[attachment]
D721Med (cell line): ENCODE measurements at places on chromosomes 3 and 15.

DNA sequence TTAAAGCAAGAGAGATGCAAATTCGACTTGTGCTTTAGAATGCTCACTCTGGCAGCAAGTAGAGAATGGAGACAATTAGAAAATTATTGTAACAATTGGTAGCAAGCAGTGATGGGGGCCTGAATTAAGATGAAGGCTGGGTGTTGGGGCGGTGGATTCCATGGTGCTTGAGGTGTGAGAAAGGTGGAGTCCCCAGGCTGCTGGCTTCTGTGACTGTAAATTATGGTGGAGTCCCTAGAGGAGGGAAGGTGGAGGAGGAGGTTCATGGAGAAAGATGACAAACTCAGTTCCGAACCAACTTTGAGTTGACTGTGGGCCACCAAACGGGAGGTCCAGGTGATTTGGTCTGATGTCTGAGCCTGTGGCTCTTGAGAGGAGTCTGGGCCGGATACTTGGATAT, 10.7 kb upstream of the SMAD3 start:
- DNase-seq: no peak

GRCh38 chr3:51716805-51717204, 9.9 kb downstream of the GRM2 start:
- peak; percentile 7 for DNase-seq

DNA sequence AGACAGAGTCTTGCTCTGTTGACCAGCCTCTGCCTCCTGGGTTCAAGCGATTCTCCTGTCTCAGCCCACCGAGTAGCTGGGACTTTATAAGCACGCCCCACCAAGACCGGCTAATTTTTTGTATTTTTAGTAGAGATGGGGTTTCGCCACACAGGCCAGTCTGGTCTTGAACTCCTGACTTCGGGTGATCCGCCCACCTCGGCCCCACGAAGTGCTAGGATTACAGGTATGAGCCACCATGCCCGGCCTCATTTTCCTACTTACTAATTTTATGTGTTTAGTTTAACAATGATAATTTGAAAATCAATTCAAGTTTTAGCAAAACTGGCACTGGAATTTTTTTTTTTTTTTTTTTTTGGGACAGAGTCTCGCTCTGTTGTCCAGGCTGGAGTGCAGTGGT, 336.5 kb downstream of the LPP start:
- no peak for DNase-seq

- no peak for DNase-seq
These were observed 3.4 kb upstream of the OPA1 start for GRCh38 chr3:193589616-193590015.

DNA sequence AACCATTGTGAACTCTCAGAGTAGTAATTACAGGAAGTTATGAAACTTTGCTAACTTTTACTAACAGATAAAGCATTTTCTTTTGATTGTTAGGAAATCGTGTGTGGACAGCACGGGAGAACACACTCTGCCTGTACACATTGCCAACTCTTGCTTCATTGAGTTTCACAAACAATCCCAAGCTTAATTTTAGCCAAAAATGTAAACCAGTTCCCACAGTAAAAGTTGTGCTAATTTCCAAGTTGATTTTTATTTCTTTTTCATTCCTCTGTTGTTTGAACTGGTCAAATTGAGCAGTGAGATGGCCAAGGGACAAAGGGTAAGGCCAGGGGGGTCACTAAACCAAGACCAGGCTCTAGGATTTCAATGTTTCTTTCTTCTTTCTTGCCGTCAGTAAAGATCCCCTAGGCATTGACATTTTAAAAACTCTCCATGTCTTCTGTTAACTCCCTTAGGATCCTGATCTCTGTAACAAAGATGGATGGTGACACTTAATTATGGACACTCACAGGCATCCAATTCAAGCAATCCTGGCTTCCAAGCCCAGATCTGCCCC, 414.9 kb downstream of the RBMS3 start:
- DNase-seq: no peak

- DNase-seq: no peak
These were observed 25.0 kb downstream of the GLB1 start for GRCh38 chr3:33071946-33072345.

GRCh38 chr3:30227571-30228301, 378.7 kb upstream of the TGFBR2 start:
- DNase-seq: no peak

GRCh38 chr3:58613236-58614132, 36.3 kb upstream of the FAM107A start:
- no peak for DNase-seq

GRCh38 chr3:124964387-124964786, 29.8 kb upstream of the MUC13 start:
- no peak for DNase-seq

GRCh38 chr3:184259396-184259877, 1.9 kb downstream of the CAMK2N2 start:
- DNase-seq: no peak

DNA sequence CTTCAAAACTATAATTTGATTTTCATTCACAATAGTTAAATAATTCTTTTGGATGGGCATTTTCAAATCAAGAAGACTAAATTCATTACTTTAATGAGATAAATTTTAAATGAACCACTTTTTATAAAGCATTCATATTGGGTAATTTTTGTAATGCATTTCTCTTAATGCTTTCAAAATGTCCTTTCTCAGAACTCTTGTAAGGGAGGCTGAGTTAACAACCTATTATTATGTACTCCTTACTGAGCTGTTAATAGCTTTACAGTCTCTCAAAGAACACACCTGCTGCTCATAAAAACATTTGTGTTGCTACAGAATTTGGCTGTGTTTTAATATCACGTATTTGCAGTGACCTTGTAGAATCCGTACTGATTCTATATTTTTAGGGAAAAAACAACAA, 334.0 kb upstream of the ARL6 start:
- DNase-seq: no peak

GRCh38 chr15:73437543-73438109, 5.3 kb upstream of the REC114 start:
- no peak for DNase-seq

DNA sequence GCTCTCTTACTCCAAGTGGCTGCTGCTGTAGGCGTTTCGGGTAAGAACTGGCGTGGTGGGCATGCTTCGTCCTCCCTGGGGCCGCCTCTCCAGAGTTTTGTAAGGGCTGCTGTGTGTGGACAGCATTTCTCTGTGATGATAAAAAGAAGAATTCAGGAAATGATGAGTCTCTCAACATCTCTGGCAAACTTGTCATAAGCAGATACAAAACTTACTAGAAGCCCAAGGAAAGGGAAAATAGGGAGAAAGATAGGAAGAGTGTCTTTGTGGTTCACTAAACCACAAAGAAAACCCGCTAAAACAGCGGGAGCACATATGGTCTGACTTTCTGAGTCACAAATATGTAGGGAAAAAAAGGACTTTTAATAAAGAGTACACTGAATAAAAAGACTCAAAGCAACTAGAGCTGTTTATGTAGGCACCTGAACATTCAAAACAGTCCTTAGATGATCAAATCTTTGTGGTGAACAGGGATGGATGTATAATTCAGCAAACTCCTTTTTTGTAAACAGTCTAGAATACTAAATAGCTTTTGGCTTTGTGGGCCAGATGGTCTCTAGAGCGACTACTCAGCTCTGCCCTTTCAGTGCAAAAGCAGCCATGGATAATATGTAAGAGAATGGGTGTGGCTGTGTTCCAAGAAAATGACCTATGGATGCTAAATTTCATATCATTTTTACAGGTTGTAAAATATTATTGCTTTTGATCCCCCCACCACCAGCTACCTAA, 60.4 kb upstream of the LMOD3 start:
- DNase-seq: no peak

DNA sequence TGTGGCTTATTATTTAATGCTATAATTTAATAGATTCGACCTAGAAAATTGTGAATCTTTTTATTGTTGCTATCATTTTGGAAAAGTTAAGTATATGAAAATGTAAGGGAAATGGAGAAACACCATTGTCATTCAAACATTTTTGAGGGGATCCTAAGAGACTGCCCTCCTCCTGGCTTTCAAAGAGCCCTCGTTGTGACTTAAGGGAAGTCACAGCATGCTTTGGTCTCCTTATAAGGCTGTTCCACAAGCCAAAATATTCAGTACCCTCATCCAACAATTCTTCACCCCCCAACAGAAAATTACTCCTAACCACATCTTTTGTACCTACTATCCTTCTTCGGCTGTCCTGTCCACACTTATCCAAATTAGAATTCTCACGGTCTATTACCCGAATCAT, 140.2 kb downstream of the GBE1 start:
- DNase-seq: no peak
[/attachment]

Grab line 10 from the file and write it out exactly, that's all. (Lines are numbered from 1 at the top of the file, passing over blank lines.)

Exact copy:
DNA sequence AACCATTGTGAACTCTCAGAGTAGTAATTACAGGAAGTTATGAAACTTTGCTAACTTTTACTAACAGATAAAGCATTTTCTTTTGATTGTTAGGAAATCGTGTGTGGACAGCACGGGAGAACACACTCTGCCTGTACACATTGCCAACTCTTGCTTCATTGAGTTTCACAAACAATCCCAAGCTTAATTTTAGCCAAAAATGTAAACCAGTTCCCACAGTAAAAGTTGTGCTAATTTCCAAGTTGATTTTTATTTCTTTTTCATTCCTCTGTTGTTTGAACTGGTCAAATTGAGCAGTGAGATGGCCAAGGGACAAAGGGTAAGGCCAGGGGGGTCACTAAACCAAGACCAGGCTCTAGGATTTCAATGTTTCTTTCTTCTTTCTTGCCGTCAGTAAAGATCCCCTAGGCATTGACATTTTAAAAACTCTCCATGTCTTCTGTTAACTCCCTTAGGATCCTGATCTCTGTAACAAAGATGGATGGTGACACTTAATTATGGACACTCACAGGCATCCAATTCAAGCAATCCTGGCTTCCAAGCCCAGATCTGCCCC, 414.9 kb downstream of the RBMS3 start: